On the Road in Spain –
In November 2014 we embarked on our own version of a Eurotrip. The day after I submitted my Masters Thesis I flew to London to meet Ross, and we began a six-week jaunt across the continent, travelling from London to Marrakesh overland using a combination of trains, buses, ferries and a hire car. It was my first time visiting postcard cities like Berlin, Prague and Amsterdam, and a chance to explore Venice again, the scene of one of my most memorable childhood holidays. Somewhere in the trip-planning phase I became fixated on Spain. Wanting to pack as much sightseeing into our short stay as possible, after a few days in Barcelona we hired a car and hit the road for three weeks.
Having done similar cross-country trips in the US, Australia and England, I can say without a doubt that the roads in Spain are the best-maintained and safest I’ve ever driven on. Having our own transport opened up a lot of opportunities to visit smaller towns and squeeze more than we usually would into each day. The trip was certainly fast-paced, but it was worth it to get a good overview of Spain in a short period of time. Logistically, petrol wasn’t as expensive as we first feared. Oftentimes we were the only car on the road for miles, and for the most part, parking was cheap and plentiful, even in hot spots like San Sebastián. Apart from overnighting in a Parador (the country’s answer to a Japanese ryokan and a must-do while in Spain), we stayed exclusively in Airbnb apartments that provided free parking.
Here is my tried-and-tested itinerary for a three-week road trip across Spain, including recommended activities for certain cities plus some general driving tips.
Looking back over our itinerary makes my head spin a little. We drove almost every day and covered a lot of ground, but by splitting the long drives up into smaller journeys, we got to visit some interesting local towns. Spanish highways are incredibly easy to drive on and the scenery is invariably stunning no matter where in the country you are, so driving never really felt like a drag. (Disclaimer: I was a passenger for this entire trip. Drivers under 25 incur a hefty add-on fee at most rental companies, so Ross did all the driving while I navigated/napped in the passenger seat. Thanks Ross!)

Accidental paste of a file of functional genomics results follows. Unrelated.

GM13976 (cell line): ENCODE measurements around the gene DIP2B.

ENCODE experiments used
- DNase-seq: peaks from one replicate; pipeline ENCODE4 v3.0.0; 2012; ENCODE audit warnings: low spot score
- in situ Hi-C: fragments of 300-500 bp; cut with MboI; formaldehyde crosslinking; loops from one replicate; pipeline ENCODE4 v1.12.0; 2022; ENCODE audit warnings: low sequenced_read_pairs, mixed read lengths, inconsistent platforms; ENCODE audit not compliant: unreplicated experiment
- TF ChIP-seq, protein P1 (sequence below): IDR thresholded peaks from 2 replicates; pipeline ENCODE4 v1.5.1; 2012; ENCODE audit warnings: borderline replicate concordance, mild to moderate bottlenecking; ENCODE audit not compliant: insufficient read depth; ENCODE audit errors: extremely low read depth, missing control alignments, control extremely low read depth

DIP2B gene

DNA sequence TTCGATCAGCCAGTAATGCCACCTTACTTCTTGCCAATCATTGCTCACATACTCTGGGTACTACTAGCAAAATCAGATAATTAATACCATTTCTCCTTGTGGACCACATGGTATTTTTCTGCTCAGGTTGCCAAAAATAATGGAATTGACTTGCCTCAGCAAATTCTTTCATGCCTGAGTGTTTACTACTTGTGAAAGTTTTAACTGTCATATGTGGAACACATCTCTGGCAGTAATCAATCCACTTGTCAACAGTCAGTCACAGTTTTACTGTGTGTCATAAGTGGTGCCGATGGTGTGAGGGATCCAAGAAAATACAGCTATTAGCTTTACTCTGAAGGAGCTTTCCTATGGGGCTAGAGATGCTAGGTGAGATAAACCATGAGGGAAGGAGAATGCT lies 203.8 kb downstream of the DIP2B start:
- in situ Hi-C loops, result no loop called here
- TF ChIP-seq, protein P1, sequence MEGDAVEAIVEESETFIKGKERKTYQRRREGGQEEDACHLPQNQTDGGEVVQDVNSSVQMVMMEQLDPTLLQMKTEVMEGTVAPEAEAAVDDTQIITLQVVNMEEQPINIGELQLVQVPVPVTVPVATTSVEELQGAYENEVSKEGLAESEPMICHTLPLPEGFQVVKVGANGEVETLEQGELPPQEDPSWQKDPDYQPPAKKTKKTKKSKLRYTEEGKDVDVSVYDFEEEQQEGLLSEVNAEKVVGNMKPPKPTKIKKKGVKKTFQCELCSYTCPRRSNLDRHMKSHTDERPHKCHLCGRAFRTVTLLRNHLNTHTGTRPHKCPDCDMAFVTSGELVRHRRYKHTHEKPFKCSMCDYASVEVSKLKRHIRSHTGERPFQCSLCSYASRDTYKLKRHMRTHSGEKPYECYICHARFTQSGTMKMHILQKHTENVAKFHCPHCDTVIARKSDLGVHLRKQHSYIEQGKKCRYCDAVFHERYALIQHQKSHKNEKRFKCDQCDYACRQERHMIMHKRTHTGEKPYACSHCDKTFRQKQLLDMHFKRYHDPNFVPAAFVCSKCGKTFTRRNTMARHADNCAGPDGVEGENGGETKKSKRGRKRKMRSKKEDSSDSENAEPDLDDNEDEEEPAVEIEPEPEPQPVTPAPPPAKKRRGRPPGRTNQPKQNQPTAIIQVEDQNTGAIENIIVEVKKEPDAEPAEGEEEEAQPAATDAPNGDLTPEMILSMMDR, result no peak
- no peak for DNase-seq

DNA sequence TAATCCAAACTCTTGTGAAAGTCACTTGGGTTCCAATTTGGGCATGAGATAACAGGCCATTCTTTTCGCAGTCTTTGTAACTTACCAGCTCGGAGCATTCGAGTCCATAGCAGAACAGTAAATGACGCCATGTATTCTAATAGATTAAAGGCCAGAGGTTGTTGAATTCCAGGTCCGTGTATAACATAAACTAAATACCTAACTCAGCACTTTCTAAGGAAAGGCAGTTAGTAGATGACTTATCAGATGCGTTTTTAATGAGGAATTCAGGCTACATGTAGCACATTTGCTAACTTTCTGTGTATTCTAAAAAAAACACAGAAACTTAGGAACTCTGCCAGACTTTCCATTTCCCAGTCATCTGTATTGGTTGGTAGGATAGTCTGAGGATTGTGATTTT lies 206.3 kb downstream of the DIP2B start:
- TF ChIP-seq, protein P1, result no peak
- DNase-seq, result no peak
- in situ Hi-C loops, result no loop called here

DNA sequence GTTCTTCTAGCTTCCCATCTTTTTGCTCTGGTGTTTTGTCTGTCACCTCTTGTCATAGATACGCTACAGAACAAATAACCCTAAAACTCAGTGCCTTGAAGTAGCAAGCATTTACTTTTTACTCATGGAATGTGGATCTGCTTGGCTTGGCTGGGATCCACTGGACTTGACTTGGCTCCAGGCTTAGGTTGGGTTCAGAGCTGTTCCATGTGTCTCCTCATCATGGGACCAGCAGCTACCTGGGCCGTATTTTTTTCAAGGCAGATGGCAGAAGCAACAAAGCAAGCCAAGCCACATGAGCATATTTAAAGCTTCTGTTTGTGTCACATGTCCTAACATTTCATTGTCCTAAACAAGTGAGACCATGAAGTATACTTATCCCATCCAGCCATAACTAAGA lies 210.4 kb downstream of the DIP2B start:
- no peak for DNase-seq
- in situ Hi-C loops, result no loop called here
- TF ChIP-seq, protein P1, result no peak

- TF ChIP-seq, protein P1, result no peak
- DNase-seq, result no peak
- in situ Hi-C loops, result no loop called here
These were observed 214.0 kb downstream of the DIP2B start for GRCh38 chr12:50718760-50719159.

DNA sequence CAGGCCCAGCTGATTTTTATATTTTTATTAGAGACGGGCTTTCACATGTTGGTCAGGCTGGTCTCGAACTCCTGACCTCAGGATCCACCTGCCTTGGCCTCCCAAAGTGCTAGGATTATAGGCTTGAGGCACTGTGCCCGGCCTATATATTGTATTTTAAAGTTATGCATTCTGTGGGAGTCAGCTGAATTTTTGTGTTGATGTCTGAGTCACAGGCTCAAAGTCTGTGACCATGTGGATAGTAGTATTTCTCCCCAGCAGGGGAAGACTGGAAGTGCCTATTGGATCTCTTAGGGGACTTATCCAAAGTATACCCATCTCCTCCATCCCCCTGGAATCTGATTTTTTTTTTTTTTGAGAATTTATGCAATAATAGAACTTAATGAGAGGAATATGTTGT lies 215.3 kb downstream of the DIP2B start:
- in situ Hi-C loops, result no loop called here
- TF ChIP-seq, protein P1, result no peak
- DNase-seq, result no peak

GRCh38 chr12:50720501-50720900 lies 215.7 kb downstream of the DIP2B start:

Days 1-3 – Barcelona.
Day 4 – Pick up hire car. Drive Barcelona to Zaragoza to Sos del Rey Católico – 4.5hrs on the road.
Day 5 – Sos del Rey Católico to Pamplona to San Sebastián to Bilbao – 2hrs on the road.
Day 6 – Bilbao.
Day 7 – Bilbao to Segovia to Madrid – 4hrs on the road.
Day 8 – Madrid.
Day 9 – Madrid to Toledo – 30mins on the road.
Day 10 – Toledo to La Mancha to Valencia – 5hrs on the road.
Day 11 – Valencia.
Day 12 – Valencia to Cartagena – 3hrs on the road.
Day 13 – Cartagena to Lanjarón – 6hrs on the road.
Day 14 – White villages and The Sierra Nevada.
Day 15 – Lanjarón to Granada – 45mins on the road.
Day 16 – Granada to Córdoba – 2.5hrs on the road.
Day 17 – Córdoba.
Day 18 – Córdoba to Seville – 45mins on the road.
Days 19-20 – Seville. Return hire car.
Day 21 – Sevilla to Tarifa to Tangier by bus/ferry.
I loved every minute of our time in Barcelona, and I wish we could have stayed longer. Choose an Airbnb apartment in the heart of the city; ours was just steps from the Urquinaona metro station and Plaza Cataluña. We picked up a hire car on our last day from Barcelona-Sants, the city’s main train station.
Don’t miss –
• Sandeman‘s free city walking tour.
• La Sagrada Familia and Park Güell, two of Gaudi’s finest works.
• The cactus gardens at Montjuïc.
• The cable car over La Barceloneta beach.
• Spanish ‘hamburguesas’ at Hamburguesería Bacoa, featuring organic beef and local produce.
• Bar Churrería Layetana for the best homemade churros and hot chocolate in town.
• Free night at Museu Picasso.
• A gig at the Palau de la Música Catalana (we saw an unforgettable performance by Sharon Jones and The Dap-Kings).
Two hour’s drive from Barcelona, Zaragoza lies smack-bang in the middle of the country between Spain’s eastern and northern coastlines. The capital of the autonomous Aragon community, it’s a perfect place to break for lunch. We stopped off at a small tavern in the shadow of the Aljafería Palace and ate fideos negros (black noodles simmered in fish stock).
Sos del Rey Católico
When I picture an archetypal Spanish town, the Sos is what comes to mind. We stayed a night at the Parador here, which sits on a low rise overlooking the Sos’ ancient cobbled streets. The town is petite and easily navigated during an evening or early morning stroll; admire the flower boxes, pop in and out of charcuterie shops, and listen to the church bells toll. We had a very memorable meal at the Parador’s Cinco Villas-themed restaurant.